5 min read
by Bibi Deitz | 08/17/2017
I was diagnosed with polycystic ovarian syndrome, or PCOS, in my early twenties. My skin was broken out and I had epic periods every month with terrible cramps and heavy bleeding. I felt super depressed before the start of every period and, after some research, asked my gynecologist to send me out for a transvaginal ultrasound. Sure enough, the results came in: I had many tiny cysts on both ovaries, as well as a couple of larger dermoid cysts and a simple fluid-filled cyst. PCOS.
For the uninitiated, PCOS is the most common cause of anovulatory infertility (due to lack of ovulation), according to the National Institute of Health. If you have PCOS, you are more likely to be overweight, or have type 2 diabetes or cardiovascular disease. While much is understood about the condition, there’s still much more to be discovered; various studies to understand the cause of PCOS are ongoing, like this one at Northwestern. It’s an epidemic, and though there are plenty of ways to treat and manage the symptoms, there is no cure.
At the time, my diagnosis felt scary. There wasn’t much out there on the internet about the syndrome, other than some weird YouTube tutorials on smoothie-making and a lot of apocalyptic talk about the lack of a definitive cure. So—I did what any normal millennial would do and turned to a naturopath and acupuncturist.
I’m getting ahead of myself, though. First I went the mainstream route. I saw an endocrinologist, who told me I didn’t have PCOS, because I wasn’t overweight and didn’t have any abnormal body hair and had regular periods. He told me cysts on the ovaries are normal. (FYI, they’re not.) I saw a different gynecologist, who told me I might have PCOS, but whatever, it’s NBD, and I should definitely take oral birth control. But I’d done that in my teens, and it hadn’t gone well. I wasn’t keen on trying again.
The trouble with PCOS is that it’s still widely misunderstood. It’s usually treated with birth control, which is fine if that’s what works for you, but if that doesn’t work, there aren’t a ton of other options. It’s suggested by some that you avoid white sugar and processed carbs; I don’t eat white sugar anymore but I haven’t kicked the carbs. Some doctors will tell you that you don’t have it when you do; others might diagnose it prematurely; oftentimes you might figure out that you have PCOS before your doctor does, as I did. And when you’re correctly diagnosed with it, the news can feel overwhelming.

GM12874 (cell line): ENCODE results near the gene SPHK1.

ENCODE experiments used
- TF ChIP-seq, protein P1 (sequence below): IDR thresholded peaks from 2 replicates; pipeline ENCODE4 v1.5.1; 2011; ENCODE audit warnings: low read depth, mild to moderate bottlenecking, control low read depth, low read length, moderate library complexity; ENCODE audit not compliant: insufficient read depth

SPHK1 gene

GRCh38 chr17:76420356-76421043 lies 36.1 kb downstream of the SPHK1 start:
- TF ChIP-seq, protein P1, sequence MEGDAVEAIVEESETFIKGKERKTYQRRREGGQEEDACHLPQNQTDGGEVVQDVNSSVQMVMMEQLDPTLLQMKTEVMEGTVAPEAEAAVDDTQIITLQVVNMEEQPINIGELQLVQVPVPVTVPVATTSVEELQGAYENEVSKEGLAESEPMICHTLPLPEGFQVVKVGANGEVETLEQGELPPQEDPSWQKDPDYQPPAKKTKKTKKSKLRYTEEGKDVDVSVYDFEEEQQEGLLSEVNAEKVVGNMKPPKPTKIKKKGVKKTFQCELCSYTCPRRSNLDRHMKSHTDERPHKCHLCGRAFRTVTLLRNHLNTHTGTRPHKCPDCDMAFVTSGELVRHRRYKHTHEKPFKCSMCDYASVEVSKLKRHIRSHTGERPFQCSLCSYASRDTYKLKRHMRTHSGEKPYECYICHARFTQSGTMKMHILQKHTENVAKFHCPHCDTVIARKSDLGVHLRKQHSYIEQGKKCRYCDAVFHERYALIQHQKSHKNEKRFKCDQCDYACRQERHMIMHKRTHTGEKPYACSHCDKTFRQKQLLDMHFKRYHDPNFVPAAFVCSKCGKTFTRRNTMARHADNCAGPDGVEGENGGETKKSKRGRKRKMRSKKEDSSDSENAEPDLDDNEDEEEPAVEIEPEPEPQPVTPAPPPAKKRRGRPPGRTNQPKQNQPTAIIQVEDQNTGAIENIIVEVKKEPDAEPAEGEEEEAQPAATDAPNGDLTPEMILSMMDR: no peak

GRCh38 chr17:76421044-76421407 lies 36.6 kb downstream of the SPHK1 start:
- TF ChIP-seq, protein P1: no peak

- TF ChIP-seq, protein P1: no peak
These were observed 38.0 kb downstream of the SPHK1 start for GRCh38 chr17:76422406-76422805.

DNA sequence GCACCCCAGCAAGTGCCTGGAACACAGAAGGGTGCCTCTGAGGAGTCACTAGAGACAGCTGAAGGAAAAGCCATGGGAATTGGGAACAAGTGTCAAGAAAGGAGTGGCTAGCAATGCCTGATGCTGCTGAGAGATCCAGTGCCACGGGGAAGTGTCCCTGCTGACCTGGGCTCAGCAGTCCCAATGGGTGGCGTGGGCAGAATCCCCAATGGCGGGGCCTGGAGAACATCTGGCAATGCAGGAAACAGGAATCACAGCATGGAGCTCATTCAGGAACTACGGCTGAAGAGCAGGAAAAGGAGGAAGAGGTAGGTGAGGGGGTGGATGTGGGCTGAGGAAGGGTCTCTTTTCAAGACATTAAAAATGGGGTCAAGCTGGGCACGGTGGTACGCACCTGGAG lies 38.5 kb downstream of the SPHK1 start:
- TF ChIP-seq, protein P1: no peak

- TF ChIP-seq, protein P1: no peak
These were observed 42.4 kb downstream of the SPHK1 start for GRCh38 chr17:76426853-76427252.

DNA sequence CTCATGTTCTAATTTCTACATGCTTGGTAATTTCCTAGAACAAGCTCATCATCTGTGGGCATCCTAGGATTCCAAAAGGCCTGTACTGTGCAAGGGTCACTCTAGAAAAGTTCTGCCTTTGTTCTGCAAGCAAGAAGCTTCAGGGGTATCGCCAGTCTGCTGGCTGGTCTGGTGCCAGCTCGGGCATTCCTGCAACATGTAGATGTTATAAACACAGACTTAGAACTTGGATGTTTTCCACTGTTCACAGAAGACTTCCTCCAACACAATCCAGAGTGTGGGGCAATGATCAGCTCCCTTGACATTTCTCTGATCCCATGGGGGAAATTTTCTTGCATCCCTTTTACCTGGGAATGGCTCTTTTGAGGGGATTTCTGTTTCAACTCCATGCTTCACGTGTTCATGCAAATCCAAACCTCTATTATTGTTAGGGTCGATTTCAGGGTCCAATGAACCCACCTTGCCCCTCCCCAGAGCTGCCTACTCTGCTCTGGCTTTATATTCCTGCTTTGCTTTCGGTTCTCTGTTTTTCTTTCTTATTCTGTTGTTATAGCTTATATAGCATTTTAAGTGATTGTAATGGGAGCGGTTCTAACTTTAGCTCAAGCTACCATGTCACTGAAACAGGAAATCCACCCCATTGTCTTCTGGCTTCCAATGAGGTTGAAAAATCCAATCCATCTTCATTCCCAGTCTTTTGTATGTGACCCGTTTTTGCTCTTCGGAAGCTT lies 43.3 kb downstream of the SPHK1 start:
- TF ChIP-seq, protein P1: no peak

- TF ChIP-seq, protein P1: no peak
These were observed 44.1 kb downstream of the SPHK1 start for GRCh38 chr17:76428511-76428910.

I began seeing a naturopathic doctor who specializes in women’s issues and fertility a little over a year ago. She confirmed that my symptoms sounded like PCOS and performed a full diagnostic assessment: blood, hormones via saliva, gut health via stool sample. She put me on a specific regimen that included a handful of targeted supplements, including a quality probiotic and a tablespoon of flax seed oil every morning, alongside regular acupuncture and a healthy-as-possible diet. I wasn’t convinced this would help—indeed, the changes came slowly—but six months in, we redid all of the tests and my levels had changed dramatically.
My skin cleared up; my periods are less heavy and painful, and last less time. Perhaps most notable, my left ovary, which was once five times its normal size, shrank back down to match the right. I still have tiny cysts on my ovaries, the calling card of PCOS, and the simple and dermoid cysts are holding strong, though the dermoids have become smaller. I’m not taking all of the supplements anymore, some remain in daily rotation, but I’m easing off most of them. There’s hope that the larger cysts will also shrink over time; my doctor has me experimenting with castor oil packs laced with frankincense and myrrh, which feel both lavish and extremely messy.
This is all to say: PCOS is not a death sentence. Of course, no one ever said it was, but it can feel that way sometimes, especially without a solid support network and a trusted doctor. I have a friend who was recently diagnosed with PCOS, and she felt at a loss in the face of an onslaught of news: You have cysts all over your ovaries! You need to go on birth control! You’ll have trouble getting pregnant! You’ll never be normal!
I told her my story, and assured her that she would be fine. And she will be. Whether you’re in her boat and this is all new, or if you’re in mine and you’ve been living with PCOS for a decade, you don’t have to despair. Today, my skin isn’t perfect, but it’s better than it was. I still get depressed before my period sometimes, but it’s a different tenor, and I trust that it will continue to change.
And as to the cysts—they’re manageable, at least for now. There was a phase when the simple cyst was hurting quite a bit, but that has stopped. I don’t have to take birth control. I don’t have to have surgery. Despite or perhaps because of the diagnosis, I am healthy and in control of my symptoms. One thing is for sure: We’ll learn a lot more about PCOS in the coming years. If you talk about it with friends, you’re sure to find others who’ve been diagnosed too. Doctors don’t know what causes PCOS—yet—but research is ongoing. In the meantime, don’t fret. We’re going to be okay.
by Bibi Deitz